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Georgia appellate court supports county claim against surety company’s failure to pay

In 2015, Hall County (Georgia) brought legal action against Selective Insurance Company of America, Inc., the surety company for contractor Ruby Forrest. Hall County had contracted Ruby Forrest to complete and maintain sidewalk systems within three residential subdivisions that Ruby Forrest owned and was developing. Ruby Forrest did not complete the work as promised, and Hall County brought action against the contractor’s surety to recover under performance / maintenance bonds for uncompleted work and to assert bad faith claim for punitive damages and attorney fees.

Selective Insurance did not dispute that it had issued the bonds, that Ruby Forrest did not complete the sidewalk systems within the bond periods or their extensions, or that Hall County provided Selective Insurance with timely notice of Ruby Forrest’s failure to complete the work. Instead, Selective Insurance asserted that the original claim by Hall County was time-barred under a provision in the bonds that stated that “the Issuer will have no more liability after” the expiration date of the bond.

The district court denied defendant Selective Insurance’s summary judgment motion and granted plaintiff Hall County’s summary judgment motion. The district court concluded that: (1) under a plain reading, this provision of the bond agreements was not a contractual limitations period for filing a judicial action, but rather delineated the period in which liability to Selective Insurance could accrue; and (2) alternatively, even if the provision could be read to shorten the statute of limitations period, such a reading was “inherently unreasonable” and thus unenforceable under Georgia law. The district court further noted that Selective Insurance had not argued that Hall County’s claims were barred by any statute of limitations that might be applicable. The district court determined that, absent any valid defense, Selective Insurance was bound by the terms of the bonds, and the insurance company was ordered to pay Hall County the full amount of the bonds.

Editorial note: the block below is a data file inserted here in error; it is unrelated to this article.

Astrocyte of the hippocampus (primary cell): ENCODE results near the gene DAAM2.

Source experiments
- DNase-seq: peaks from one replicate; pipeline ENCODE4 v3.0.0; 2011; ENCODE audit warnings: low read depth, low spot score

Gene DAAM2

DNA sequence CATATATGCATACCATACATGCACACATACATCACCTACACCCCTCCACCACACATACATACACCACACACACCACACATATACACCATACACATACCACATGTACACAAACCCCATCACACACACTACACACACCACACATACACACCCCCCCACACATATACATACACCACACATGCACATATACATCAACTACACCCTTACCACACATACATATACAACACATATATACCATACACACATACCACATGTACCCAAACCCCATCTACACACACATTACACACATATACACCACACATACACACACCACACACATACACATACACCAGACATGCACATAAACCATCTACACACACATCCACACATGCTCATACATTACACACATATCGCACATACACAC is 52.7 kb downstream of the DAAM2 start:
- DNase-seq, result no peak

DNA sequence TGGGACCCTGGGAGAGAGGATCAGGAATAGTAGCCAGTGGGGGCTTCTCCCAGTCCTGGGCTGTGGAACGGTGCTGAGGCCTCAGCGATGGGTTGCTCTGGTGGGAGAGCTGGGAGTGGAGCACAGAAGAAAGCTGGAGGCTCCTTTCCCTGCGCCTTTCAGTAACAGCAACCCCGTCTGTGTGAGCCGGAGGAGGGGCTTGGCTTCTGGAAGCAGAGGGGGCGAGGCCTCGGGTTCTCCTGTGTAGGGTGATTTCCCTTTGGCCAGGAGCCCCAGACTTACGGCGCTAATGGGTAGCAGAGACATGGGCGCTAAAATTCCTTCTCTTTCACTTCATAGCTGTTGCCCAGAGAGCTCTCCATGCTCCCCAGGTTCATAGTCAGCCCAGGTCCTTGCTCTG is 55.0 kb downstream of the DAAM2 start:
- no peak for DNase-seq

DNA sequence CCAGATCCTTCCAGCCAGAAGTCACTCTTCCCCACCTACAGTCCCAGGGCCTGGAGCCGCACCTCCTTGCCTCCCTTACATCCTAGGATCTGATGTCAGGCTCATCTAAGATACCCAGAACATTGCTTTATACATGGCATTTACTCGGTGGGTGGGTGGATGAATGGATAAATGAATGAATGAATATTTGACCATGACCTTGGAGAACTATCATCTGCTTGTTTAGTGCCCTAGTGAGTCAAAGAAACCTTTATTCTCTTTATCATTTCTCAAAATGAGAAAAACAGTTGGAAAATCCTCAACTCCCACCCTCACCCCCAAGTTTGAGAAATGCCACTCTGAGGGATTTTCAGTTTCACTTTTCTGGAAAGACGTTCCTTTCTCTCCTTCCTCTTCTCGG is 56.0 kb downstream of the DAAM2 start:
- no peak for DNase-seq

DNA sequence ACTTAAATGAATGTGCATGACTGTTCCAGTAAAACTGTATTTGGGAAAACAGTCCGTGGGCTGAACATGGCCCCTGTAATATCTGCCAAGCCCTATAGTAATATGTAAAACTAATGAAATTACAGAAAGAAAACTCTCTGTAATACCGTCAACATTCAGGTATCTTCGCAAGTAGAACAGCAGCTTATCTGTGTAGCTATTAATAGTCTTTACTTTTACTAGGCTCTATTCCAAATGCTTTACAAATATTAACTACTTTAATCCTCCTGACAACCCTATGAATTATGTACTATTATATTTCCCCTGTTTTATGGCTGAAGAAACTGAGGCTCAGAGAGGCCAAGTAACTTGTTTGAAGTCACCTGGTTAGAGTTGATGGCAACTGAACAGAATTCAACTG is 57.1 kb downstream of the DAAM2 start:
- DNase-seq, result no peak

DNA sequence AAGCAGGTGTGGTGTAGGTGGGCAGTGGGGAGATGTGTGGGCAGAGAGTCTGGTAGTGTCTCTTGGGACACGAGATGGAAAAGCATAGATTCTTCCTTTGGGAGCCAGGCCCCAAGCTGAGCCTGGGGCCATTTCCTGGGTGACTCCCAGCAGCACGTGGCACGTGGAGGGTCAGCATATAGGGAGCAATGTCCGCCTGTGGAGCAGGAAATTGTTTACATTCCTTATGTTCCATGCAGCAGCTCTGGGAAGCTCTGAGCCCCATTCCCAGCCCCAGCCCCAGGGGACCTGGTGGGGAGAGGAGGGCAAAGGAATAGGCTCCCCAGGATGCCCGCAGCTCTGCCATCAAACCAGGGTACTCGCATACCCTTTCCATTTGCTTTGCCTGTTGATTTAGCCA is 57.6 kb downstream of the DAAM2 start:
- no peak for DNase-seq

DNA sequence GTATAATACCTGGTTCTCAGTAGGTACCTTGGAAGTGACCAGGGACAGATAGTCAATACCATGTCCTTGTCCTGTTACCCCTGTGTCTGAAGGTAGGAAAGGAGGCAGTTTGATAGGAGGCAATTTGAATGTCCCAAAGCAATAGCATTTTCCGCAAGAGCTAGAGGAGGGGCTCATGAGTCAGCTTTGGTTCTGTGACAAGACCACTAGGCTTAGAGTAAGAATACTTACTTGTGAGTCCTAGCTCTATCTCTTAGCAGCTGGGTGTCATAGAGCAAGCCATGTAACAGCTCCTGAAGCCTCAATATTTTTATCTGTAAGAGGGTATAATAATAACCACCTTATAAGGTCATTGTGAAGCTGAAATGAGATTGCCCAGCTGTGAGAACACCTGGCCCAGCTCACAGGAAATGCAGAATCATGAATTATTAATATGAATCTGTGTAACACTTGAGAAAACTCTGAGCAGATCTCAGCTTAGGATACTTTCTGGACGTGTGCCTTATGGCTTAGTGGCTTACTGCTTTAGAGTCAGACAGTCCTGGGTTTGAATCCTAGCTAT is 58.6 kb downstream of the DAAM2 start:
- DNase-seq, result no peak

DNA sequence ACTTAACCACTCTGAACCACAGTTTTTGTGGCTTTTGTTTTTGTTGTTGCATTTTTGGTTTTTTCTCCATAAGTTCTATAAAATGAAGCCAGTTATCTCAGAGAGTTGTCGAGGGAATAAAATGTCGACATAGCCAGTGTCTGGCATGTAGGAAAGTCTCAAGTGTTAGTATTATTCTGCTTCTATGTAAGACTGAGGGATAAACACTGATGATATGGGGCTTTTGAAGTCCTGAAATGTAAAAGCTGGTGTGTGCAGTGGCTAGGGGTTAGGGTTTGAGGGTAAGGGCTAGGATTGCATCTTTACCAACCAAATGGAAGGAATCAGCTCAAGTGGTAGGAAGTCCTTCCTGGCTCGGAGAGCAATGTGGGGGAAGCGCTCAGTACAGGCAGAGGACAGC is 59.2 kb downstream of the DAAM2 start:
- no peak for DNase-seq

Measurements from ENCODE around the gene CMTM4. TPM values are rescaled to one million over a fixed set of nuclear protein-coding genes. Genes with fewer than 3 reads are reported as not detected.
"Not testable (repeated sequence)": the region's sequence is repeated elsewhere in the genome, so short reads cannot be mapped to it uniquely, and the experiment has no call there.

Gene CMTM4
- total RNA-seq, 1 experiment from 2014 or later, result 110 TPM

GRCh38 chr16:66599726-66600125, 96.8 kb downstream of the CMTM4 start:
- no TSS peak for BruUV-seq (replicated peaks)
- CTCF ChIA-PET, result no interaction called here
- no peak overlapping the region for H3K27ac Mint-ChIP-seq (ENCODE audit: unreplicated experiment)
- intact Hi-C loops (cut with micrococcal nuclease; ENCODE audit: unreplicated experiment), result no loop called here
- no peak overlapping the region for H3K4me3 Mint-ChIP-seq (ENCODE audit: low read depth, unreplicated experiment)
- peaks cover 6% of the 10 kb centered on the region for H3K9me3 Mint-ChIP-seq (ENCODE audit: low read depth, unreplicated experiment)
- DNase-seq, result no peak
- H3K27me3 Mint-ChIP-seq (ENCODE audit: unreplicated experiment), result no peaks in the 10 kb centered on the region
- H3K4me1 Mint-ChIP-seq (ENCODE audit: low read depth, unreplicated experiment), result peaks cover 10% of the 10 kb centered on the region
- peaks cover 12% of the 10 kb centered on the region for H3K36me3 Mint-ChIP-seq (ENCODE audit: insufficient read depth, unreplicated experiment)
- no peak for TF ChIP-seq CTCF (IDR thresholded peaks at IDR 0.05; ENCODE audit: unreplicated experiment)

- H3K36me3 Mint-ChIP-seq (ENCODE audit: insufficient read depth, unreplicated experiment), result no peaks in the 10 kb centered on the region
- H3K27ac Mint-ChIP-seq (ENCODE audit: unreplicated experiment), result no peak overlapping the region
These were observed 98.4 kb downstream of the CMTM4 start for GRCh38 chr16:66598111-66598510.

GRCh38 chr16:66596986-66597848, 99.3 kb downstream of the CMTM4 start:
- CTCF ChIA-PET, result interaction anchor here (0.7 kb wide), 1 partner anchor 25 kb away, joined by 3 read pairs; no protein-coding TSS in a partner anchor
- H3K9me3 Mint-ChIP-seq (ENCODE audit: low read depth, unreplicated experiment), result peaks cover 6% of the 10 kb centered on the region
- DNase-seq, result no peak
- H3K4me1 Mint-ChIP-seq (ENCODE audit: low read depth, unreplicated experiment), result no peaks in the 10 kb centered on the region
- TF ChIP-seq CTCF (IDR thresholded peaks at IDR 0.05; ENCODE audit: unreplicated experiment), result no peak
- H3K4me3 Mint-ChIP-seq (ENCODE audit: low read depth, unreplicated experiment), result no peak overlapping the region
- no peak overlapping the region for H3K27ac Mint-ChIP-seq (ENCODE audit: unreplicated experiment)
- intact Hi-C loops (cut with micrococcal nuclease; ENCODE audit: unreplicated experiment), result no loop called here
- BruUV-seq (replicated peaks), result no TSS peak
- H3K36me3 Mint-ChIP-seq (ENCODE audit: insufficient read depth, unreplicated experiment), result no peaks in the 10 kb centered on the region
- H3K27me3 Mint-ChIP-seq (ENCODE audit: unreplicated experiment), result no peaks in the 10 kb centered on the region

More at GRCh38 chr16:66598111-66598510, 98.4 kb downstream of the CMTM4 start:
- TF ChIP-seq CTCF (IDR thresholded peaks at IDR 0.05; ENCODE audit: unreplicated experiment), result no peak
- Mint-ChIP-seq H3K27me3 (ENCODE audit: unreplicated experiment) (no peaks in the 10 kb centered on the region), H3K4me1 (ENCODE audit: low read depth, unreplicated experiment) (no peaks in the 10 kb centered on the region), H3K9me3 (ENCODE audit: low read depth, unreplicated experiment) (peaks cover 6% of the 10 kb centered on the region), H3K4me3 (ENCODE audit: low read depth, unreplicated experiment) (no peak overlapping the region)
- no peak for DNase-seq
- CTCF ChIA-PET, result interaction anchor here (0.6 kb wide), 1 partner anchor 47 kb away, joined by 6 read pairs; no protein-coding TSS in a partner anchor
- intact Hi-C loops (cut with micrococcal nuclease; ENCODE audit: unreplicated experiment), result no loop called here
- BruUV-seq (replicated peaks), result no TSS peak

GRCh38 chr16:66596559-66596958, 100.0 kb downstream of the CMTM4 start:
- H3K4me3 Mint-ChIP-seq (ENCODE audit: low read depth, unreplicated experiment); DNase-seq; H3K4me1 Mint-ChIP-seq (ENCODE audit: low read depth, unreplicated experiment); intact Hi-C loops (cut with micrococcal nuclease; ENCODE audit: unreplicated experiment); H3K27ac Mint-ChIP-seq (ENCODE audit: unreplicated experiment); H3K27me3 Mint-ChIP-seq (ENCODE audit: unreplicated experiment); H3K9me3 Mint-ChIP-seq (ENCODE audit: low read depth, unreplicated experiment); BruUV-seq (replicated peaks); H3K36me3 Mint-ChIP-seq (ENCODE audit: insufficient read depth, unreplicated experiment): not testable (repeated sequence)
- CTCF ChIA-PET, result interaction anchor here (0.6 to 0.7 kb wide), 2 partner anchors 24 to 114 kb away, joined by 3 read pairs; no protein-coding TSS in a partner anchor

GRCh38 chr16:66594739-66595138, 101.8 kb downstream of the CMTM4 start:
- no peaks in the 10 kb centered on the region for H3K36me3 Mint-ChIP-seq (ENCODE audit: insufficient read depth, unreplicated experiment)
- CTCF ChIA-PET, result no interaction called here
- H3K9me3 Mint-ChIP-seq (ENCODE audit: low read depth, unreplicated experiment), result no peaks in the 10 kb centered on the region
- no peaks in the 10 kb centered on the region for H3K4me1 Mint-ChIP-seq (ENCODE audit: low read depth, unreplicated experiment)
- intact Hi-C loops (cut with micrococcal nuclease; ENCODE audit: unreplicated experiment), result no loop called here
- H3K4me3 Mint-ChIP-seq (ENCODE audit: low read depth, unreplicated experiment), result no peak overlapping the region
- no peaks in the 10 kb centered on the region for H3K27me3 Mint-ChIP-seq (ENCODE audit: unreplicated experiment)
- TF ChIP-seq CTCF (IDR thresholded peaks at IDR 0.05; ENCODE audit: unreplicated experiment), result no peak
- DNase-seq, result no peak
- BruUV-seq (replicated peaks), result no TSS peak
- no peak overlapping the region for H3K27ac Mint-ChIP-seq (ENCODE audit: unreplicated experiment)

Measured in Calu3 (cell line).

Both Hall County and Selective Insurance filed appeals. After review, the appellate court found no reversible error in the district court’s entry of summary judgment in favor of plaintiff Hall County on these three performance/maintenance bond claims. The appellate court also found no reversible error in the district court’s awarding plaintiff Hall County the full amount of the bonds. The County Engineer for Hall County testified that the bond amounts were based on inspection and estimates for completing the sidewalk work at the time the bonds were issued in 2007 and that the estimated cost to complete the sidewalk work in 2015 exceeded those bond amounts. In opposing Hall County’s motion for summary judgment, Selective Insurance did not present any evidence to dispute the County Engineer’s testimony.

In addition to the three performance/maintenance bond claims, Hall County’s original complaint contained a fourth count that asserted a bad faith claim for punitive damages and attorney’s fees. Although Hall County moved for summary judgment on Count Four, the district court’s summary judgment order did not explicitly address Count Four. Nonetheless, the district court entered a final judgment in favor of Hall County “in the aggregate amount of its bond limits, $265,595.65” and terminated the case as if its summary judgment order had disposed of all the claims. In its cross appeal, Hall County argued that the district court’s summary judgment order should have addressed Count 4 explicitly.

After this appeal was filed, Hall County then filed a post-judgment motion in the district court seeking an award of a twenty-five percent penalty and reasonable attorney’s fees on Count Four. The district court denied the motion without prejudice, noting that both parties had already filed notices of appeal. The district court directed Hall County to renew its motion within thirty days after completion of these appellate proceedings. The appellate court did not address the award of any attorney’s fees and penalties but did remand to the district court to do so in the first instance.